Car Companies Could Start Charging Monthly Fees for Common Add-on Features

Owning a vehicle is great, and owning one with a lot of extra convenience and technology features that add to the driving experience is even better. We are all used to choosing convenient options for our cars like heated seats, cruise control, and remote unlocking, and usually, these features come bundled with the vehicle. We’re also accustomed to paying for those features once, with our initial purchase. However, that all may change shortly, as those extra features may come with an ongoing subscription service fee to use. 

Convenience features in cars

An Apple CarPlay feature presentation by Senior Vice President of Software Engineering Craig Federighi
A presentation of Apple CarPlay | JOSH EDELSON/AFP via Getty Images

There are many features that you can get in cars that add convenience to the experience of owning a car. Optional features that can be added include comfort and convenience features like front and rear heated seats, locking and unlocking the vehicle remotely, automatic high beams, cruise control, and Apple CarPlay

Traditionally, vehicle manufacturers add these options to the MSRP. So, when buyers purchase the vehicle from a dealership or third party, these features are built-in and come with the asking price. However, in light of new over-the-air software updates and increased internet connectivity in cars, trucks, and SUVs, carmakers are leaning toward forcing customers to pay monthly for these formerly free services. 

Will car makers switch to subscription services?

According to Business Insider, car manufacturers stand to make billions off the switch to subscription convenience services. Unsurprisingly, the idea is a lot less popular with consumers. Benefits to automakers are numerous, including a new, steady stream of revenue that continues years after the initial purchase. The practice also binds buyers into a long-term relationship with the brand.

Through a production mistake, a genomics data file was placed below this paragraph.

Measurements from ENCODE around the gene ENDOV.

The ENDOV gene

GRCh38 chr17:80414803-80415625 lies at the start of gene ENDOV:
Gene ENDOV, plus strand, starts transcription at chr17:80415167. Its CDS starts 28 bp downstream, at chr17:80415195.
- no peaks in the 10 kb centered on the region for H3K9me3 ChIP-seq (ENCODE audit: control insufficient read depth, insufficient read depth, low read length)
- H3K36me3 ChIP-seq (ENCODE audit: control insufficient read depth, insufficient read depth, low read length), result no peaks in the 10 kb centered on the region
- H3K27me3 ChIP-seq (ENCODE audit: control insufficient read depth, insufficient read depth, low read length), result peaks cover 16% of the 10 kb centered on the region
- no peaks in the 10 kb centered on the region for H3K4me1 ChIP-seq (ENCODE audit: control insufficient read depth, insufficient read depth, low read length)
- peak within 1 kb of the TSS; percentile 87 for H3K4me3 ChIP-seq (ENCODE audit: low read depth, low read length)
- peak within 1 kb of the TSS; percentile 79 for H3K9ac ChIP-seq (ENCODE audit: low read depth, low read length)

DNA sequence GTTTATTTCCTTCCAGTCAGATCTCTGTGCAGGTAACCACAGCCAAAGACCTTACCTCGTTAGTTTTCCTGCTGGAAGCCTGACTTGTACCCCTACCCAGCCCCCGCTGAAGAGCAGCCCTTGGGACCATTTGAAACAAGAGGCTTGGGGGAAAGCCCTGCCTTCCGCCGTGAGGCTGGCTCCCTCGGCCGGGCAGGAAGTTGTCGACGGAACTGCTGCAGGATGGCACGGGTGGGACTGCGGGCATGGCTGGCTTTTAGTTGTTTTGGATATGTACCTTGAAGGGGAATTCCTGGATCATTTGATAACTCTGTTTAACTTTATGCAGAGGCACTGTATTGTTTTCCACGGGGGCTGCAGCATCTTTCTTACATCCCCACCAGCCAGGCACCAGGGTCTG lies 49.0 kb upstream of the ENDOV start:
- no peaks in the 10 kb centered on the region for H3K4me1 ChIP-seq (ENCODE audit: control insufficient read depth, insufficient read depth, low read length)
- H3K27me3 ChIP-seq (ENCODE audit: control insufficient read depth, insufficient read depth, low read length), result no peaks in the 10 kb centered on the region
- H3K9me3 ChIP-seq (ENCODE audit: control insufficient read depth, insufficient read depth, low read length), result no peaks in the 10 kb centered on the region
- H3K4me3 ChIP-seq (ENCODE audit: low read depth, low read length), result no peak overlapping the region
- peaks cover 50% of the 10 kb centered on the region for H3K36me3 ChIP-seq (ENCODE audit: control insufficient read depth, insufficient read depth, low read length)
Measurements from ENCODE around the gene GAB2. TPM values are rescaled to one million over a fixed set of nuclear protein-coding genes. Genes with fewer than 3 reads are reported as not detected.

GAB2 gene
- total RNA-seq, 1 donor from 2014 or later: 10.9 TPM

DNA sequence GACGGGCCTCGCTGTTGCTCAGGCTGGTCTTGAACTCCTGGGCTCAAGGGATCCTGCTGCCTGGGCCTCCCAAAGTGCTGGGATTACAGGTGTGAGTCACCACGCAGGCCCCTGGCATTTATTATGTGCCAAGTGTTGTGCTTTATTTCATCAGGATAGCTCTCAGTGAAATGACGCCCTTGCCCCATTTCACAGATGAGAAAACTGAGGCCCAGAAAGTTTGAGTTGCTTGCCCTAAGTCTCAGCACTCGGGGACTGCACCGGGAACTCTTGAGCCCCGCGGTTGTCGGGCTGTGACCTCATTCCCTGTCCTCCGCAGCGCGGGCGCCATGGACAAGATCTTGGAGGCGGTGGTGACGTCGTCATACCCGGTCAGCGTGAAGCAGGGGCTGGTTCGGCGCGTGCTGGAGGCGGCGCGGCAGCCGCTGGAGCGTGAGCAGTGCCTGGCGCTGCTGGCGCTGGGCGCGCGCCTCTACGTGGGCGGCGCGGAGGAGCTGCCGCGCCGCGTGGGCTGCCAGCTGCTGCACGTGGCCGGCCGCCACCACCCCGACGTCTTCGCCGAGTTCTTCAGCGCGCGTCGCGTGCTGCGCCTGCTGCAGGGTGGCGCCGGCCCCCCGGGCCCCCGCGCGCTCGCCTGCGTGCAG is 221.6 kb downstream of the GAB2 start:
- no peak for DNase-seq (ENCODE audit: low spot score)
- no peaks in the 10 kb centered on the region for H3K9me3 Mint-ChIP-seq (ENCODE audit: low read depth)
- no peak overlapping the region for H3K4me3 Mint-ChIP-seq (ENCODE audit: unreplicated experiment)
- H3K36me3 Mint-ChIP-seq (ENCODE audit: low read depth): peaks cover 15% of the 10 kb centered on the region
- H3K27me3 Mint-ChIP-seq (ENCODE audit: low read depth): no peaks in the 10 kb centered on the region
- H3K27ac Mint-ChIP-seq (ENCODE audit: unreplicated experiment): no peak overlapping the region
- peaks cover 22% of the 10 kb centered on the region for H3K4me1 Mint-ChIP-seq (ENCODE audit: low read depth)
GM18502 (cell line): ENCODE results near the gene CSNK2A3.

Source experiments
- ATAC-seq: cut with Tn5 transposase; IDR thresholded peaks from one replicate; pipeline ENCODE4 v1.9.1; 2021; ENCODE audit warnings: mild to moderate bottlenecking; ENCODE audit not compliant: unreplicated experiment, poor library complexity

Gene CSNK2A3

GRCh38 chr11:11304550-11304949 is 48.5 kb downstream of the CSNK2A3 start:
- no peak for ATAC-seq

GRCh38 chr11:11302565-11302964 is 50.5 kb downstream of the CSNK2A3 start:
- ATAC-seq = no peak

Another benefit is more streamlined manufacturing, with cars featuring the same specs. Desired features could be added individually down the road. The drawbacks are primarily with the buyers, who will likely feel they are now routinely paying for services that used to come with the vehicle. It remains to be seen how much drivers would be willing to fork up monthly. 

Over-the-air software updates were introduced by Tesla and are now becoming common. This enables car companies to add new services, disable services, and tweak your vehicle from any amount of distance away. Remote installation of features is becoming a reality because today’s cars, trucks, and SUVs are more connected than ever before, with entirely computerized systems. 

Subscription-based services and features are already here

Some car companies have already introduced subscription-based services, with mixed results. Ford and General Motors have jumped on board with subscriptions for hands-free highway driving. Last year, BMW offered paid monthly heated seats, heated steering wheels, and automatic high beams on select. Lexus and Toyota also tried the same, offering remote start as a service. 

It will all depend on what the market will bear. According to Business Insider, BMW scrapped its plan in 2019 to charge customers $80 a year for Apple CarPlay due to immense backlash. Some buyers may like the idea of only choosing the exact features they want and having continual over-the-air updates for their services. Others will resent the idea of having an ongoing payment for a formerly free service or accessory

Soon, car manufacturers hope to rake in large amounts of revenue from these services, despite their already high-profit margin. If implemented, Ford, GM, and Stellantis are looking at an additional $20 billion by 2030 from software services of all kinds. People may accept it due to being used to paying for subscriptions for just about everything these days, from movie streaming services to home-delivered meal subscriptions. 

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